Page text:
[Geller Report] Paris (AFP) ‐ The controversial French professor who believes the anti-malaria drug chloroquine can help beat the coronavirus, has claimed that a new study he has conducted confirms its "efficiency" at combatting the virus.
But several other scientists and critics of microbiologist Didier Raoult, who heads the infectious diseases department of La Timone hospital in Marseille, were quick to cast doubt upon his findings. Critics and naysayers abound.
They said the testing was not carried out in a controlled study and that the results were purely "observational".
yesterday evening the FDA approved emergency use of the two quinine based drugs (previously they were approved only for compassionate use).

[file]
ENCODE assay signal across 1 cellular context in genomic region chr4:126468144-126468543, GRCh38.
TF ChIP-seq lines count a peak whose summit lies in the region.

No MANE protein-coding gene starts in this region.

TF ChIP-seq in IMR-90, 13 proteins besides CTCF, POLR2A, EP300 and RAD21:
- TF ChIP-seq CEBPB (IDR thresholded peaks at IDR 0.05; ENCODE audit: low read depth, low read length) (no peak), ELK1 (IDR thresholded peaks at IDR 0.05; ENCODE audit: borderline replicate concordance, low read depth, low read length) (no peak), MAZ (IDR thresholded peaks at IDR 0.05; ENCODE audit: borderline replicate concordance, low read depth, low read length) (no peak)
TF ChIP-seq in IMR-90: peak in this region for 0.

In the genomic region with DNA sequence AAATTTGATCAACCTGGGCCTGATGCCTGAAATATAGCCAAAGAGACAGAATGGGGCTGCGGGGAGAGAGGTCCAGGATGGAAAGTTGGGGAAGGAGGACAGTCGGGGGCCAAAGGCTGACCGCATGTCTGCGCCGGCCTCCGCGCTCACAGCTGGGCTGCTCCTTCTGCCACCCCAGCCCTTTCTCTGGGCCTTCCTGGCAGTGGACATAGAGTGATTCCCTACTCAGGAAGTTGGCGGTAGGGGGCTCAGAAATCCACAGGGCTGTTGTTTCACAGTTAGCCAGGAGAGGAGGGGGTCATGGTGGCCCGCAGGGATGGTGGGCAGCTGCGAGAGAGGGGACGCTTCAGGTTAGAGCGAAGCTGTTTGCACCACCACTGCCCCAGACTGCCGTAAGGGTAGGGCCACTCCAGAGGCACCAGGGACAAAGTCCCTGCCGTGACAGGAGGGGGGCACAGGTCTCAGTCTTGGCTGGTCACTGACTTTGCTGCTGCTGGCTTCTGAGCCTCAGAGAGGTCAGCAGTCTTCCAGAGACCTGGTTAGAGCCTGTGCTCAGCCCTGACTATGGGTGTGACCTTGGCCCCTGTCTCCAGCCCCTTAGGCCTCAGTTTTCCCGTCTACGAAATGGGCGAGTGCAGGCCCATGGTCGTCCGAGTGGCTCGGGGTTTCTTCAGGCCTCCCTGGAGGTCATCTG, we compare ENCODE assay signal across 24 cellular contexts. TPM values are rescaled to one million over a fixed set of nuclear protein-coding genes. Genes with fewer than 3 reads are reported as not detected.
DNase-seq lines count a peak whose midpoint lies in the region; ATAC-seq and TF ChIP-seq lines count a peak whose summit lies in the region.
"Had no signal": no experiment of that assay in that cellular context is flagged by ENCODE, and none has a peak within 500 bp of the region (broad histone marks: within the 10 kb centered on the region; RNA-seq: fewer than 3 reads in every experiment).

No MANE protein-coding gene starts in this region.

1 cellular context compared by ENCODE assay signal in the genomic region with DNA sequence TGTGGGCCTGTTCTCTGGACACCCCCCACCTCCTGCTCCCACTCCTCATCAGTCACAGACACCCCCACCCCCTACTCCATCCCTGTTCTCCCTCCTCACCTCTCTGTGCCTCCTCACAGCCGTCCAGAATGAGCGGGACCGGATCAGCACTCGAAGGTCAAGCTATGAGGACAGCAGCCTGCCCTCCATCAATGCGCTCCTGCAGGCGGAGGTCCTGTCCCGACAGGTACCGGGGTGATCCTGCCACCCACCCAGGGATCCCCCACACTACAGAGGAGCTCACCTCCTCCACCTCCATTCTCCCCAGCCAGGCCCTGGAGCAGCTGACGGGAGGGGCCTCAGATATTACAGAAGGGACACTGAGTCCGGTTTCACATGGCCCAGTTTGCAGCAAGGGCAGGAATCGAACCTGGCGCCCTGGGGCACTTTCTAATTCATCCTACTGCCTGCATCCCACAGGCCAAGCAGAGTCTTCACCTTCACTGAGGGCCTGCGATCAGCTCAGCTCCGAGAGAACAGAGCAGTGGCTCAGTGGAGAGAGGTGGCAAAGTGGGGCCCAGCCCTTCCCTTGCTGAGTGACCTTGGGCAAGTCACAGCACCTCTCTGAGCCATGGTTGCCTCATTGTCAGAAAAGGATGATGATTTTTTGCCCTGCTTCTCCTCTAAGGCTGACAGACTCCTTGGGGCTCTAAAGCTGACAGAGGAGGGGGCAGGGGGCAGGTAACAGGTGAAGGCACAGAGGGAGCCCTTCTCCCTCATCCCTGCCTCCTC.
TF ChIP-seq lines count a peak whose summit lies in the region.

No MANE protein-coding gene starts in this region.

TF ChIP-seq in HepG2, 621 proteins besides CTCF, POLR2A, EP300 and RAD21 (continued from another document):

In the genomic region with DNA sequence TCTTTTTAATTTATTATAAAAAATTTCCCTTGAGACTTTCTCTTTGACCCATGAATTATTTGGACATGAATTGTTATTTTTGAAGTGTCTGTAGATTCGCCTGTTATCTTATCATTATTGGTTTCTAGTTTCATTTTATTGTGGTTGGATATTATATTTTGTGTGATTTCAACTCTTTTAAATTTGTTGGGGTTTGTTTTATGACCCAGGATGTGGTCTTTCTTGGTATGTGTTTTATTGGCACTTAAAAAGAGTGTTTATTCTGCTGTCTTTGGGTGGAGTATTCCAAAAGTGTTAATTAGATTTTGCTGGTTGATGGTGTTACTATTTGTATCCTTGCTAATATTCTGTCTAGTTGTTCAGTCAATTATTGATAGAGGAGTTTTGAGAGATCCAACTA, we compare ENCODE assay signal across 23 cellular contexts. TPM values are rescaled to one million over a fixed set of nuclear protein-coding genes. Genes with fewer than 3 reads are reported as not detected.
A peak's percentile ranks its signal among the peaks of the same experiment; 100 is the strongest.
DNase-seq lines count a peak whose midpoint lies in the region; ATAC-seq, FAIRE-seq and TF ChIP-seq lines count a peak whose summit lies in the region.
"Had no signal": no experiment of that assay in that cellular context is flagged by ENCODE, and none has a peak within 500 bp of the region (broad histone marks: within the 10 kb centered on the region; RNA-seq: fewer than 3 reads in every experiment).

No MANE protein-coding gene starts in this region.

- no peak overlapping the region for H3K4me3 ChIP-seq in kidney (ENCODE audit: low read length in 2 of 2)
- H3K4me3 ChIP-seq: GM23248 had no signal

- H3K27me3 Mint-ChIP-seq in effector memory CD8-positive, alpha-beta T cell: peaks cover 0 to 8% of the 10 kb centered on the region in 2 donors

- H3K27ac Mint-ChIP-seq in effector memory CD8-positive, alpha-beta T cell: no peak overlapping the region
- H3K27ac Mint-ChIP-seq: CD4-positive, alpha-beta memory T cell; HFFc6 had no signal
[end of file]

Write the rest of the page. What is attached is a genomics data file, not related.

not that I am an apologist for the FDA but they do have to worry about some important issues:
- if the supply of these drugs is limited, there is a problem because lots of people taken them regularly for non-virus issues (e.g., treating arthritis and lupus)
- we really don't know what the dosage should be in the case of the Wu Flu; and we won't know until lots of tests have been done and even then we won't really know because by next year there may be a Wu Flu that is resistant to the quinine drugs
and of course the optimum dosage probably varies by the stage of the disease
Posted by: lord garth ||
03/30/2020 10:28 Comments ||
/\ "The Force of Orthodoxy is strong with this one!"
When this is all over and we are figuring out how to prevent it happening again, one of the things that should be looked at is the consensus model of medicine. It's optimized for safety, which is great, but less useful when lots of people are dropping dead.